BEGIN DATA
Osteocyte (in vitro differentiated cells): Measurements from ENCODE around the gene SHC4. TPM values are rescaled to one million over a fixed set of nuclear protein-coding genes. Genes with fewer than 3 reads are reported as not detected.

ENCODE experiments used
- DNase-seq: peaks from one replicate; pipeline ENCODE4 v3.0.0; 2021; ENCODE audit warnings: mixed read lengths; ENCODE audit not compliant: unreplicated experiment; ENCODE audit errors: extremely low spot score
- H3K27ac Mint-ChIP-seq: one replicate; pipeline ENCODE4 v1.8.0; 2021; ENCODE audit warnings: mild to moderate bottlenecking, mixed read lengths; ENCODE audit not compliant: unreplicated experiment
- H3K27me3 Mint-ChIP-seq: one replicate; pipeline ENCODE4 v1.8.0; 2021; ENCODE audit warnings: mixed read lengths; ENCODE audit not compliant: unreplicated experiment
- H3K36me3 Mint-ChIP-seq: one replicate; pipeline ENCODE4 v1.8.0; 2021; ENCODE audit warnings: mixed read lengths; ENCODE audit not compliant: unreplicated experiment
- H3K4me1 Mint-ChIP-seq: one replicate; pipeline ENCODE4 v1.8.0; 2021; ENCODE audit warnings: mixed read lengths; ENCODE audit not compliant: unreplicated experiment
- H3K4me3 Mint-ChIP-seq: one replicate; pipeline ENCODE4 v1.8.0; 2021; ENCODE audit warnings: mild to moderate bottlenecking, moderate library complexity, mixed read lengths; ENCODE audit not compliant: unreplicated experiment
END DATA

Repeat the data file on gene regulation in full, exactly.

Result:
Osteocyte (in vitro differentiated cells): Measurements from ENCODE around the gene SHC4. TPM values are rescaled to one million over a fixed set of nuclear protein-coding genes. Genes with fewer than 3 reads are reported as not detected.

ENCODE experiments used
- DNase-seq: peaks from one replicate; pipeline ENCODE4 v3.0.0; 2021; ENCODE audit warnings: mixed read lengths; ENCODE audit not compliant: unreplicated experiment; ENCODE audit errors: extremely low spot score
- H3K27ac Mint-ChIP-seq: one replicate; pipeline ENCODE4 v1.8.0; 2021; ENCODE audit warnings: mild to moderate bottlenecking, mixed read lengths; ENCODE audit not compliant: unreplicated experiment
- H3K27me3 Mint-ChIP-seq: one replicate; pipeline ENCODE4 v1.8.0; 2021; ENCODE audit warnings: mixed read lengths; ENCODE audit not compliant: unreplicated experiment
- H3K36me3 Mint-ChIP-seq: one replicate; pipeline ENCODE4 v1.8.0; 2021; ENCODE audit warnings: mixed read lengths; ENCODE audit not compliant: unreplicated experiment
- H3K4me1 Mint-ChIP-seq: one replicate; pipeline ENCODE4 v1.8.0; 2021; ENCODE audit warnings: mixed read lengths; ENCODE audit not compliant: unreplicated experiment
- H3K4me3 Mint-ChIP-seq: one replicate; pipeline ENCODE4 v1.8.0; 2021; ENCODE audit warnings: mild to moderate bottlenecking, moderate library complexity, mixed read lengths; ENCODE audit not compliant: unreplicated experiment